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ARS Home » Pacific West Area » Albany, California » Western Regional Research Center » Produce Safety and Microbiology Research » Research » Publications at this Location » Publication #341987

Research Project: Molecular Identification and Characterization of Bacterial and Viral Pathogens Associated with Foods

Location: Produce Safety and Microbiology Research

Title: Cellular recovery from exposure to sub-optimal concentrations of AB toxins that inhibit protein synthesis

Author
item Cherubin, Patrick - University Of Central Florida
item Quiñones, Beatriz
item Teter, Ken - University Of Central Florida

Submitted to: Scientific Reports
Publication Type: Peer Reviewed Journal
Publication Acceptance Date: 1/25/2018
Publication Date: 2/6/2018
Citation: Cherubin, P., Quinones, B., Teter, K. 2018. Cellular recovery from exposure to sub-optimal concentrations of AB toxins that inhibit protein synthesis. Scientific Reports. https://doi.org/10.1038/s41598-018-20861-9.
DOI: https://doi.org/10.1038/s41598-018-20861-9

Interpretive Summary: The AB-type protein toxins, diphtheria toxin, ricin, Shiga toxin 1 and exotoxin A, are released into the extracellular environment but attack targets within the host cytoplasm, resulting in inhibition of protein synthesis. These AB toxins initially enter the cell through receptor-mediated endocytosis and reach the cytosol via retrograde transport thru membrane-bound organelles between 30 min and 5 h after internalization from the plasma membrane. Based on extrapolations from in vitro studies with toxin serial dilutions or kinetic analyses of intoxication, it is believed that the inhibition of protein synthesis and resulting cell death can result from the delivery of a single toxin molecule to the cytosol. Dose response curves generated with AB toxins would thus reflect the probability of intoxication in a population of cells, and by this model, the half-maximal effective dose of a toxin represents an all-or-nothing condition in which half the exposed cells contain no cytosolic toxin and are therefore unaffected while the other half exhibit the full effects of intoxication. An alternative interpretation for toxin effective dose values is based on proportionality rather than probability. At the effective dose for protein synthesis inhibition, it is possible all cells in the exposed population contain an amount of cytosolic toxin that only reduces protein synthesis by 50%. According to this proportionality model, a limiting but not eliminating quantity of cytosolic toxin could protect an eukaryotic cell from the lethal outcome of intoxication. This issue has important implications for inhibitor development, as the potentially lethal effect resulting from a single molecule of cytosolic toxin would greatly limit treatment regimes that are not 100% effective or target the cell-associated toxin after first contact.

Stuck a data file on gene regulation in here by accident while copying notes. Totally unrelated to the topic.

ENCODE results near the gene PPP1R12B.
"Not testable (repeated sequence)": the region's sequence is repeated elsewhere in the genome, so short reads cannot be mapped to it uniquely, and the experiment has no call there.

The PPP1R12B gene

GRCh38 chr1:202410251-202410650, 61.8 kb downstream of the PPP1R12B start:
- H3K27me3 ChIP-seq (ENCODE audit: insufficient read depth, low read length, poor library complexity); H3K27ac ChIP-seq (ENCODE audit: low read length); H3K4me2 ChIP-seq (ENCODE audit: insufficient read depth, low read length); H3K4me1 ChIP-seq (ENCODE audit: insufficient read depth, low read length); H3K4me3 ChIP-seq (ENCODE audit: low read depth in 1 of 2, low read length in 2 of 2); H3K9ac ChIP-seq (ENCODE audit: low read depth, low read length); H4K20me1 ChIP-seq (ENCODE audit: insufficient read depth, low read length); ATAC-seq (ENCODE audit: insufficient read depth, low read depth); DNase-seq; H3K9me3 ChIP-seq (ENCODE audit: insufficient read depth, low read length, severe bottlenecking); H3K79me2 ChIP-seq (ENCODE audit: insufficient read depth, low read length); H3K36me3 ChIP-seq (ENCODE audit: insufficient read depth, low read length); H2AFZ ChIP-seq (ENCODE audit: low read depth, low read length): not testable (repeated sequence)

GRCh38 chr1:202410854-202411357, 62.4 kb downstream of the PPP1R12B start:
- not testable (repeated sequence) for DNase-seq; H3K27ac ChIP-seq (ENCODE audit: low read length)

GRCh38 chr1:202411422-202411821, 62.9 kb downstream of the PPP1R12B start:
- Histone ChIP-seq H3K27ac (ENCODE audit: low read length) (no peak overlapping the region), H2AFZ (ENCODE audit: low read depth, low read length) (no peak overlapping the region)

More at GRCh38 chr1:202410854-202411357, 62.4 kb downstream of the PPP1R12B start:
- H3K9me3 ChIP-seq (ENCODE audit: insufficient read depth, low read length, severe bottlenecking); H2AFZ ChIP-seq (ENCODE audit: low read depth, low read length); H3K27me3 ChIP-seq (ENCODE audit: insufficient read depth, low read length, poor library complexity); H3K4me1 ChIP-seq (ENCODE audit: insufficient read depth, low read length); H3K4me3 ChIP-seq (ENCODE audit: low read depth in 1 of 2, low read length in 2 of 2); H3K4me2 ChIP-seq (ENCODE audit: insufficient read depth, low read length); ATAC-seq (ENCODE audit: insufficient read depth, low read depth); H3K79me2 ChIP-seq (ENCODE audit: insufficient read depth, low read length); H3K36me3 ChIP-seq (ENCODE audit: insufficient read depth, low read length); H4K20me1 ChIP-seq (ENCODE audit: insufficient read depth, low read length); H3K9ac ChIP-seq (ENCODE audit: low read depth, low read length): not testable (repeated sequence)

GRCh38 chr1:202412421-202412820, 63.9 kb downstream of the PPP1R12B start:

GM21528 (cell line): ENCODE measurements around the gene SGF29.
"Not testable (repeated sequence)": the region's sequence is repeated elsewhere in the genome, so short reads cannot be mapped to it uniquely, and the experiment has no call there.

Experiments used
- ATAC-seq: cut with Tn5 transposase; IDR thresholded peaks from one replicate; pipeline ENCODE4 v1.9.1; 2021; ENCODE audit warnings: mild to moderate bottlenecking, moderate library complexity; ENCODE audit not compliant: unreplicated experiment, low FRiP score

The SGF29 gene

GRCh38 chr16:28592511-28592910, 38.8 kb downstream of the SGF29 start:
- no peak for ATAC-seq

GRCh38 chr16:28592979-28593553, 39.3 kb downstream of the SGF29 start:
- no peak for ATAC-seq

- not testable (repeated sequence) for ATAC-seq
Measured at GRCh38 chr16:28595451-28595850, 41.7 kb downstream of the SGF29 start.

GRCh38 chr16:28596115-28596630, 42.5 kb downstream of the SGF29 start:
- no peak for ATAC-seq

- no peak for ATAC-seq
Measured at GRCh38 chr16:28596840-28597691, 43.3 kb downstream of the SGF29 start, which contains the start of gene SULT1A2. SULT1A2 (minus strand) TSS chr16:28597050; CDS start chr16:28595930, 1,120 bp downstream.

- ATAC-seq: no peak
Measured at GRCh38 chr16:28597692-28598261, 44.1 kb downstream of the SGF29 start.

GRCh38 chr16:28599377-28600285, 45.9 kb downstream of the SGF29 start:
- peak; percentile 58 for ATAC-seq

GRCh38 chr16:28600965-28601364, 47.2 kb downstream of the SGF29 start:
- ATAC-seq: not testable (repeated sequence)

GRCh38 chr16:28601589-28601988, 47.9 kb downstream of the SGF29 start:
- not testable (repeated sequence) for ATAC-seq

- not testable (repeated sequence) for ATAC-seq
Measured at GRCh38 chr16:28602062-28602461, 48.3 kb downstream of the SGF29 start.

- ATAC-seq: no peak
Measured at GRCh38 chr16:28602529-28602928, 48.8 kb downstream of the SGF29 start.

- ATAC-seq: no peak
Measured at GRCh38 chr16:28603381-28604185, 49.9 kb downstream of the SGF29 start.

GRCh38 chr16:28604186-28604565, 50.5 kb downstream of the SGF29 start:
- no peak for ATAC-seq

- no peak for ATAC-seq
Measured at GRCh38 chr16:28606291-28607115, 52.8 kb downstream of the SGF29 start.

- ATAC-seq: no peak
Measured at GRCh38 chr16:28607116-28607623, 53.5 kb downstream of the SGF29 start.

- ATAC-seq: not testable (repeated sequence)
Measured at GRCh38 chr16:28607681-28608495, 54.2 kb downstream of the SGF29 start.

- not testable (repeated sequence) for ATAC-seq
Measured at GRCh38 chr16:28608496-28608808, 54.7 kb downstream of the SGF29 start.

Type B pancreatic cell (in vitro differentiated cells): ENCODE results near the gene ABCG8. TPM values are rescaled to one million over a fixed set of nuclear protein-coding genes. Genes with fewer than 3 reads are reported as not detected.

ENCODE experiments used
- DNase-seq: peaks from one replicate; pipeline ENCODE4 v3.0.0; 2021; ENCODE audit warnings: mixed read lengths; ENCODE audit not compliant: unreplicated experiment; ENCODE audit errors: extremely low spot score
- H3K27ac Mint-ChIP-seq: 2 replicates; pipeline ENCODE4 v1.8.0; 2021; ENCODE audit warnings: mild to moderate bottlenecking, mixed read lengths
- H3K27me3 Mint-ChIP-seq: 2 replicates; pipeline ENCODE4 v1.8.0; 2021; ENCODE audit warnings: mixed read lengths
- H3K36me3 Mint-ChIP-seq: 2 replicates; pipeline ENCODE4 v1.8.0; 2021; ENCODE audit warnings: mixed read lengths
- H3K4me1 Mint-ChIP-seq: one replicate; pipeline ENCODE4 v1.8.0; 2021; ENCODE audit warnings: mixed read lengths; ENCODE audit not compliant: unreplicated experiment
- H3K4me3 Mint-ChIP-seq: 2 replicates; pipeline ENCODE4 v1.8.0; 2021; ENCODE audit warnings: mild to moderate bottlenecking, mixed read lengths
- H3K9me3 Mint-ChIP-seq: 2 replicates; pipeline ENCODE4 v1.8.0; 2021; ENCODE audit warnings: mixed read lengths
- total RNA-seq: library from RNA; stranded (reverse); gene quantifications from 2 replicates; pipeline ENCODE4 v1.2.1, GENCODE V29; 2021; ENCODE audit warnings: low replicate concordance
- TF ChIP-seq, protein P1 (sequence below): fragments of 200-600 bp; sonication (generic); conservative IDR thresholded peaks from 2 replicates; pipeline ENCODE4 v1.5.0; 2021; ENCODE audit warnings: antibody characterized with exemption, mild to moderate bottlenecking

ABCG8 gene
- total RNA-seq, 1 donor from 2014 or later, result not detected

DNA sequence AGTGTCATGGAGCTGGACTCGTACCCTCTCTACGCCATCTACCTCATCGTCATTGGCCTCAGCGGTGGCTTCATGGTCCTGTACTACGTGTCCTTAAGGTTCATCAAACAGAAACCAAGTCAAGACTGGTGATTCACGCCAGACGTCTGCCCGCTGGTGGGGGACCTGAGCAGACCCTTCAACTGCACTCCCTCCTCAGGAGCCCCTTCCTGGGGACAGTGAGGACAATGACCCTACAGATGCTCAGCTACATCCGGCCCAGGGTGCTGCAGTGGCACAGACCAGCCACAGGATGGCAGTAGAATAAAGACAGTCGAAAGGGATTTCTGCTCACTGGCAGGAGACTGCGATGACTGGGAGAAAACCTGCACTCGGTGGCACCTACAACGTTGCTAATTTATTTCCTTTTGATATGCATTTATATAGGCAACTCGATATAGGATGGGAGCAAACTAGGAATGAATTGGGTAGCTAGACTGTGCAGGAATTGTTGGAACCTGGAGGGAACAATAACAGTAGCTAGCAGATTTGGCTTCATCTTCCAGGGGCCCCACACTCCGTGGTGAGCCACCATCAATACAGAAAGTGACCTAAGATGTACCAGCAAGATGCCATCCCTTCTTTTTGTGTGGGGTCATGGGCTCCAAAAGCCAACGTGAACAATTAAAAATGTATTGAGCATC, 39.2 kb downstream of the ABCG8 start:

Technical Abstract: Shiga toxin 1, exotoxin A, diphtheria toxin and ricin are all AB-type protein toxins that act within the host cytosol to kill the host cell through a pathway involving the inhibition of protein synthesis. It is thought that a single molecule of cytosolic toxin is sufficient to kill the host cell. Intoxication is therefore viewed as an irreversible process. Using flow cytometry and a fluorescent reporter system to monitor protein synthesis, the present study provided evidence that a single molecule of cytosolic AB-toxin is not sufficient for complete inhibition of protein synthesis or cell death. After testing toxin concentrations at the half-maximal effective dose by flow cytometry, a population-wide downshift was observed instead of a bimodal cell population during a 50% loss of protein synthesis. Furthermore, cells exposed to 0.01 ng/mL of ricin or 0.001 ng/mL of Stx1 had higher levels of protein synthesis after a chase in toxin-free medium for 36 h when compared to 18 h of continual intoxication. These findings indicated that cells can recover from intoxication since cells with a partial loss of protein synthesis will, upon removal of the toxin, increase the level of protein production and survive the toxin challenge. Thus, in contrast to the prevailing model, ongoing toxin delivery to the cytosol appears to be required for the death of cells exposed to sub-optimal toxin concentrations. This issue has important implications for inhibitor development, as the potentially lethal effect resulting from a single molecule of cytosolic toxin would greatly limit intervention strategies that are not 100% effective.